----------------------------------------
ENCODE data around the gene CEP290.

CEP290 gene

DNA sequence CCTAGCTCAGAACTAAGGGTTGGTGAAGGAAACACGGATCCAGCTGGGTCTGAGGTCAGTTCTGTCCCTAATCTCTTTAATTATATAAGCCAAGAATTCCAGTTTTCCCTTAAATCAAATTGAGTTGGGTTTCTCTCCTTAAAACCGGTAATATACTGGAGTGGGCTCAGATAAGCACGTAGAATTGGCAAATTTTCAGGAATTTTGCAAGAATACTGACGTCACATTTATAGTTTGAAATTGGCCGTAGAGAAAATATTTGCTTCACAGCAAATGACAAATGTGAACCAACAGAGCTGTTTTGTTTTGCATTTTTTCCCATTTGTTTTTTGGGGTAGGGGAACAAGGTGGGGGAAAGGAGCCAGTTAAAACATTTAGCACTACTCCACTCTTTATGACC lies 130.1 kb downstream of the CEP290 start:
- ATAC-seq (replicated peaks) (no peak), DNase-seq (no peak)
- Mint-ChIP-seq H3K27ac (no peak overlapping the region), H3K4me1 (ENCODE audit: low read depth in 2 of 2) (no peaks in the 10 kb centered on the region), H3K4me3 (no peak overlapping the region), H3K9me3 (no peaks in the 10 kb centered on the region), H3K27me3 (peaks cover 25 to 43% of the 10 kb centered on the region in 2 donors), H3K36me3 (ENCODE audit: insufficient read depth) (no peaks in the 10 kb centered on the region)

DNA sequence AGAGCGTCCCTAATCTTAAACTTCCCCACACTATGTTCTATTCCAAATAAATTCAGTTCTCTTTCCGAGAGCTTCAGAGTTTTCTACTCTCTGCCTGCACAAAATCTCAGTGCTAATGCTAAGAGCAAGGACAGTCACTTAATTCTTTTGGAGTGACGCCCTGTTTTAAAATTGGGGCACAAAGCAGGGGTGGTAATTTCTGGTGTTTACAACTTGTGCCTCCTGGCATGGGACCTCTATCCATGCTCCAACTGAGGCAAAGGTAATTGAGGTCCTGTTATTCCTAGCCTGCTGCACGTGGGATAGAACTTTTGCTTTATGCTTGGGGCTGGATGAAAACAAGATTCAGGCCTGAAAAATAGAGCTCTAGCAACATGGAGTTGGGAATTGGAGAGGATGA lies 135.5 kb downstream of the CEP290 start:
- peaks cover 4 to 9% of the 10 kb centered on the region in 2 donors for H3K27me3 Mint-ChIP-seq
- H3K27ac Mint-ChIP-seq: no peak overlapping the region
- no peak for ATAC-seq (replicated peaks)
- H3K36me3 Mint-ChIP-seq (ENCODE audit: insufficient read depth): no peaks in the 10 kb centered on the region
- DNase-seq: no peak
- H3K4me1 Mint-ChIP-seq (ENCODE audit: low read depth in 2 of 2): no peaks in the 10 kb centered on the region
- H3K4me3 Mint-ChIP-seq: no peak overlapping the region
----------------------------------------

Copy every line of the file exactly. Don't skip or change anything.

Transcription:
ENCODE data around the gene CEP290.

CEP290 gene

DNA sequence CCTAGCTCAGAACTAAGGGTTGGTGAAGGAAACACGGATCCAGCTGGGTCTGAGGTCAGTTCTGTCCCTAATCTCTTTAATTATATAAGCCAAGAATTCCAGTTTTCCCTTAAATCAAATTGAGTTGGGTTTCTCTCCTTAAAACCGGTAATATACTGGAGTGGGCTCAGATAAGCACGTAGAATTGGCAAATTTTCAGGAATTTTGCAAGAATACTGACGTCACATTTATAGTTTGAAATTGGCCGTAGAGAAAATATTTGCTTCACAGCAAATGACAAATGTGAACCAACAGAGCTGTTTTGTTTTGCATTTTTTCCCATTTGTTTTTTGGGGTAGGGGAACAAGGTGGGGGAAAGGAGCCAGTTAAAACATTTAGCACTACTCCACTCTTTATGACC lies 130.1 kb downstream of the CEP290 start:
- ATAC-seq (replicated peaks) (no peak), DNase-seq (no peak)
- Mint-ChIP-seq H3K27ac (no peak overlapping the region), H3K4me1 (ENCODE audit: low read depth in 2 of 2) (no peaks in the 10 kb centered on the region), H3K4me3 (no peak overlapping the region), H3K9me3 (no peaks in the 10 kb centered on the region), H3K27me3 (peaks cover 25 to 43% of the 10 kb centered on the region in 2 donors), H3K36me3 (ENCODE audit: insufficient read depth) (no peaks in the 10 kb centered on the region)

DNA sequence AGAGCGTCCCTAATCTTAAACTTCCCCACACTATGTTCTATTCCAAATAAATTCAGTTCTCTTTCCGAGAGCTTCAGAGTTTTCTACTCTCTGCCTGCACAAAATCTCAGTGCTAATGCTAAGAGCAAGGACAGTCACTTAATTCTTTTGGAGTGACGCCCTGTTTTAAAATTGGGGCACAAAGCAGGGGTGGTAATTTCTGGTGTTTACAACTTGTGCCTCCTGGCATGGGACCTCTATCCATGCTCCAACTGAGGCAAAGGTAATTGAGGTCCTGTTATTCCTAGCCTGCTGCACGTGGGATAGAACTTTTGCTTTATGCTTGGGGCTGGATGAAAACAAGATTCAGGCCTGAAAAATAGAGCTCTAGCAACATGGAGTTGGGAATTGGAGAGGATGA lies 135.5 kb downstream of the CEP290 start:
- peaks cover 4 to 9% of the 10 kb centered on the region in 2 donors for H3K27me3 Mint-ChIP-seq
- H3K27ac Mint-ChIP-seq: no peak overlapping the region
- no peak for ATAC-seq (replicated peaks)
- H3K36me3 Mint-ChIP-seq (ENCODE audit: insufficient read depth): no peaks in the 10 kb centered on the region
- DNase-seq: no peak
- H3K4me1 Mint-ChIP-seq (ENCODE audit: low read depth in 2 of 2): no peaks in the 10 kb centered on the region
- H3K4me3 Mint-ChIP-seq: no peak overlapping the region